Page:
Over 12 years later, Metta World Peace is at peace with the Palace brawl

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Metta World Peace, the controversial NBA player formerly known as Ron Artest, spoke before the Los Angeles Lakers’ matchup against the Detroit Pistons at the Palace of Auburn Hills on Wednesday about his memories of the venue, including the infamous brawl in November of 2004.

“I see the flashbacks sometimes. Not necessarily out here – because when the fans are there, it’s cool. But when nobody is in there, you reflect on it,” World Peace said in the locker room. “Sometimes you can look, and it’s like, I see exactly where everything happened.”

Nobody will ever forget what proved to be one of the darkest moments in NBA (and sports) history. The Pistons and Indiana Pacers played on November 19, 2004. The Pacers were well on their way to handily beating the Pistons when, late in regulation, Ben Wallace went for a layup and was fouled by Artest.

Wallace responded by shoving Artest for what he thought was a flagrant foul. Players from both teams quickly moved to keep the two separated. Artest then calmly laid down on the score table as things appeared to be calming down.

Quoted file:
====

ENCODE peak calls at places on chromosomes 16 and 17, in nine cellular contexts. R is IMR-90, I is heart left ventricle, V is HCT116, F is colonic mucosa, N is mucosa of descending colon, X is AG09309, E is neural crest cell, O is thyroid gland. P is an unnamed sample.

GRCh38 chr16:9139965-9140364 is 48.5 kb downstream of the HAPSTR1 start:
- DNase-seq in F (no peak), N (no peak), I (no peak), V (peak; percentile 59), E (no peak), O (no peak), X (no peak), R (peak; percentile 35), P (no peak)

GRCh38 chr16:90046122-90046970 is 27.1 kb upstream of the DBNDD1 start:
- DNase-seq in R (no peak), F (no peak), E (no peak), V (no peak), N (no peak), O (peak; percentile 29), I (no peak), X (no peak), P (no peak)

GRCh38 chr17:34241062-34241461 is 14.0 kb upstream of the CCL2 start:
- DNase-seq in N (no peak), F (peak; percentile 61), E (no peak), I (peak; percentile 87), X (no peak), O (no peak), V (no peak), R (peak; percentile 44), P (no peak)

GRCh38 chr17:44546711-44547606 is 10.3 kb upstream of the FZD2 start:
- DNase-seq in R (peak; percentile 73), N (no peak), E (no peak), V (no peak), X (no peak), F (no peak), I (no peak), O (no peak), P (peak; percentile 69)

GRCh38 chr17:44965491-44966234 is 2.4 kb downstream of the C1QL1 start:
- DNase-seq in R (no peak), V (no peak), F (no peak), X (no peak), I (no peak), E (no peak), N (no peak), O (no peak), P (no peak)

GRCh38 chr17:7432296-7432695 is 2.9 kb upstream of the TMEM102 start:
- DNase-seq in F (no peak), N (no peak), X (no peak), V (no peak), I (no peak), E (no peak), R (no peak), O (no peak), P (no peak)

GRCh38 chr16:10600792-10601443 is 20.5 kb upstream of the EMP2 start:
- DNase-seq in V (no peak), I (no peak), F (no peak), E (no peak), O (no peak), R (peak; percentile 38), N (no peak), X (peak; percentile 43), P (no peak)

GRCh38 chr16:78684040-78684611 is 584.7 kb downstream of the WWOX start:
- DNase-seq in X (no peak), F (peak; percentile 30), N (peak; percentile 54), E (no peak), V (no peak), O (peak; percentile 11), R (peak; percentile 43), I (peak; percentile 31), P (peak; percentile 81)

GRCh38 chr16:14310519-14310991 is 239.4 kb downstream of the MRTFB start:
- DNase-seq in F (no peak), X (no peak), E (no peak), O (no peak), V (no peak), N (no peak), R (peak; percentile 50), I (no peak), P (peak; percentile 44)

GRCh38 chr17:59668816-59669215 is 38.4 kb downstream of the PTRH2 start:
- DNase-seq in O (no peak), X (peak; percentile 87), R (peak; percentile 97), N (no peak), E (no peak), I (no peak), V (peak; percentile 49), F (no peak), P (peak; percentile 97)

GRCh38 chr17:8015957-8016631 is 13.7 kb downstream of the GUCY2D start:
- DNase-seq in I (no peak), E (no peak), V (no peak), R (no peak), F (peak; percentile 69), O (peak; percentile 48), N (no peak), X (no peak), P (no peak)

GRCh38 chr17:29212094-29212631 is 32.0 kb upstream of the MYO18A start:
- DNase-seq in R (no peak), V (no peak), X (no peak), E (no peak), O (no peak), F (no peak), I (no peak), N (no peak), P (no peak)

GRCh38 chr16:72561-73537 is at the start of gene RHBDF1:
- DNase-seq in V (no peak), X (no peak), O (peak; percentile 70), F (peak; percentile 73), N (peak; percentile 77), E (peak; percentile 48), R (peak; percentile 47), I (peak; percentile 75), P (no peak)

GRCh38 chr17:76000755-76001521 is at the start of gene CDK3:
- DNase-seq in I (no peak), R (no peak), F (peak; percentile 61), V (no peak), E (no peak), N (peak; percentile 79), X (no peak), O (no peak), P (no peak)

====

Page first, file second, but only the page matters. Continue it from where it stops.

Then all hell broke loose.

A fan threw a drink at Artest, who immediately jumped up and rushed into the stands to confront the fan, which led to arguably the ugliest melee in NBA history. When it was all over, the NBA suspended nine players for a total of 146 games, which led to $11 million in salary being lost by the players. Five players were also charged with assault, and eventually sentenced to a year of probation and community service. Five fans also faced criminal charges and were banned from attending Pistons home games for life.

Artest was suspended for the remainder of the season and playoffs. He later returned to play for the Pacers before being traded to the Sacramento Kings. He then moved on to play for the Houston Rockets before signing with the Los Angeles Lakers, helping them to the 2010 NBA championship. In 2011 he legally changed his name to Metta World Peace. He was also awarded the J. Walter Kennedy Citizenship Award for his work in promoting mental health awareness.

Now, in what was likely his final time at the Palace, World Peace feels long removed from the ugly incident in 2004, and even has some nice things to say about the building and the fans.

“I have no choice but to laugh about it now,” he said. “There’s nothing else you can do….Great building, great fans. I know we had a lot of wars on the court. The Pistons – those were the roughest games I ever played in.”

During Detroit’s championship run in 2004, they defeated Artest’s Pacers in six games in the Eastern Conference Finals.

“That series, we had them bruising,” World Peace said. “Our whole group was tough, and their whole group was tough.”